Inauguration Day

Inauguration day is the 20th, which is coincidentally the first day of classes.

One of my classes has been canceled.

One of my classes has said that we will be watching the inauguration in class.

For some reason, this really bothers me.

I mean... Seriously people. This isn't all that special a day. Certainly not worth canceling classes over.

Definitely not worth $160 million dollars. Certainly not worth nearly $50 million dollars.

I hate to break it to you people.

Obama is not the patron saint, a savior, or the solution to all our problems.

He is not all that and a bag of chips.

He is a man. A politician.

And if you haven't learned by now that all politicians are liars, crooks, and thieves, then I feel very sorry for you.

First black president. Whatever. I thought we as a society were supposed to be beyond stupid issues such as race. Good fucking grief.

I will give the man a chance he deserves.

But I'm sick of people going yippy-yappy hippity-hop over this.

To quote The Matrix, "You see: He's just a man."

-M, punching out.


3 Responses to Inauguration Day

  1. Noncomplacent Citizen Says:
    What a post to make the day before Dr. Martin Luther King Day...

    It isn't such a big thing that he's the first black president just because he's the first black president, it's a big thing because fifty-five years ago, blacks were just being let into the same schools as whites, dogs were being sicked on black children, and blacks couldn't drink from the same water fountains as whites. (I'm going to use the word "let" loosely, since there were problems with integration even after Brown vs. Board of Education and the overturn of Plessy vs. Ferguson.) So yes, racism is bad, and race shouldn't be an issue, but it is a historic feat - especially for people who actually lived through the days of segregation. To suggest that it's anything otherwise marginalizes their suffering.

    So is it a feat that we should have reason to be proud of in the first place? Not if you want to legitimize segregation. But all the same, segregation and the civil rights movement all happened, and to deny the momentousness of the occasion is to deny all of that. So yes, it is a historic occasion.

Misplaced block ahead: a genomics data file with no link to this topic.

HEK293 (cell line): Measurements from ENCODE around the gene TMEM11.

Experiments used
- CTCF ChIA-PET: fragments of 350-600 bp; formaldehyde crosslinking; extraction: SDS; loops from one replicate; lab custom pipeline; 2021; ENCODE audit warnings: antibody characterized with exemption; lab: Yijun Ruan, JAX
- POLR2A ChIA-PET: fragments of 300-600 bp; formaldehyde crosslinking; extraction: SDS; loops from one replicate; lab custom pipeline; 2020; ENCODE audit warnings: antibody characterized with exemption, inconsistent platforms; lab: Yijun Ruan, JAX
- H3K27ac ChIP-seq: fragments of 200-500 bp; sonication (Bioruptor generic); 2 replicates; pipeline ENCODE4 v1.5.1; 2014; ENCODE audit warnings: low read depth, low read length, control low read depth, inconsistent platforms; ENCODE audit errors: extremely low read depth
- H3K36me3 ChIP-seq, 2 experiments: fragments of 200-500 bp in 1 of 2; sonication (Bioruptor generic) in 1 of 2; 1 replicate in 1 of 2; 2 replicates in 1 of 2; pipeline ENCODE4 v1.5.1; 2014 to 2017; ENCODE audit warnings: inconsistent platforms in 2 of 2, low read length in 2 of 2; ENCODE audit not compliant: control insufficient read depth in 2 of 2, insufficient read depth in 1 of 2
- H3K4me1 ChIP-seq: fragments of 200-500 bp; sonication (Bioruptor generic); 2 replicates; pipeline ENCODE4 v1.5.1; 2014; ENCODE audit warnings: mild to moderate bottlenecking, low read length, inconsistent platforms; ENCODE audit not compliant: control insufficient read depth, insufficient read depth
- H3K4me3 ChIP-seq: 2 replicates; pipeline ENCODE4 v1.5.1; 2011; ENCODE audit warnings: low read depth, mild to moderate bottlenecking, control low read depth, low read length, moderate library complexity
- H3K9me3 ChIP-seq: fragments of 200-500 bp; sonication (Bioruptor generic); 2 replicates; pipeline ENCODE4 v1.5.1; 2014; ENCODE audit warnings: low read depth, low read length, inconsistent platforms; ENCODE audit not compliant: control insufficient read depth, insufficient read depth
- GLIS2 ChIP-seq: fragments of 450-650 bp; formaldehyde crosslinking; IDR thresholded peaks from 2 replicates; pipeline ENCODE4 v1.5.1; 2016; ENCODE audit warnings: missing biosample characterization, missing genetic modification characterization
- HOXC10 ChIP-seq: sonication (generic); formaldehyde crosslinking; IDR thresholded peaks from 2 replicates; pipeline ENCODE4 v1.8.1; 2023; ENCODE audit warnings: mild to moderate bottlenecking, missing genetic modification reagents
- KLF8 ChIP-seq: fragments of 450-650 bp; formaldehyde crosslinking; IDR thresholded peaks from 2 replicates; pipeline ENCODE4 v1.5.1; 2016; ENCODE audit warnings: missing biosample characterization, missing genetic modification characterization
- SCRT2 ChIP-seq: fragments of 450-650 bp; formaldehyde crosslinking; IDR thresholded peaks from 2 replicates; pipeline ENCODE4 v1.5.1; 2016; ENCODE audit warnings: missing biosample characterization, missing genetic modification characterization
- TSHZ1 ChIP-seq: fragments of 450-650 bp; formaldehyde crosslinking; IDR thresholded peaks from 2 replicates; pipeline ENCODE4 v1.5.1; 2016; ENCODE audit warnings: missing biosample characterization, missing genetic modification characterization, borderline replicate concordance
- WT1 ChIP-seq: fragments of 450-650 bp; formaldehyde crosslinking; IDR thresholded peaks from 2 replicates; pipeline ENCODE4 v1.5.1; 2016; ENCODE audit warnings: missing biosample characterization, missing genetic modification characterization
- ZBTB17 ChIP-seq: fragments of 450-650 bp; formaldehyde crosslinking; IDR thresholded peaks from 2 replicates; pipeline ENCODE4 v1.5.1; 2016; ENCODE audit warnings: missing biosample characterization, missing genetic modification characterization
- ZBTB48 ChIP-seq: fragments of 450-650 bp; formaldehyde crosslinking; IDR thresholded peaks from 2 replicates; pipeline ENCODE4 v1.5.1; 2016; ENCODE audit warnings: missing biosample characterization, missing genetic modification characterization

2. Mike Santangelo Says:
    I think a lot of people misunderstand what I'm getting at here.

    I can of course see that it's a momentous historical occasion.

    Being elected to president is an amazing accomplishment for any person though, isn't it?

    So the fact that he's black, or purple, or female, or male, or christian, or muslim, or [insert group here] shouldn't really make the accomplishment much more grand, should it?

    I am proud that as a society we can break established trends when we see the possibility for greatness, but as someone who watches how people vote while they have office, I have seen nothing extraordinary from him as of yet, so I cannot in good conscience look away from it.

    I may have come off as an asshat writing this, and some people have questioned my reasoning, motives, and my audacity to look at him as just another politician, but ... I don't know what to tell you.

    He's just another politician to me.
  3. Noncomplacent Citizen Says:
    Yes, being elected president is a monumentous occasion for anyone, but it's especially impressive because he's black. There will be almost as much as, if not just as much, hubub if we ever elect a female, or a Muslim, or any other minority group. Because while yes, we're supposed to be past race, and while individually many of us are, the larger picture - the country as a whole - isn't necessarily so, considering there are still active chapters of the Klan. It isn't so much, "Yay, he's black," as much as it is, "Yay, we're overcoming this fear/hatred/ignorance... in baby steps."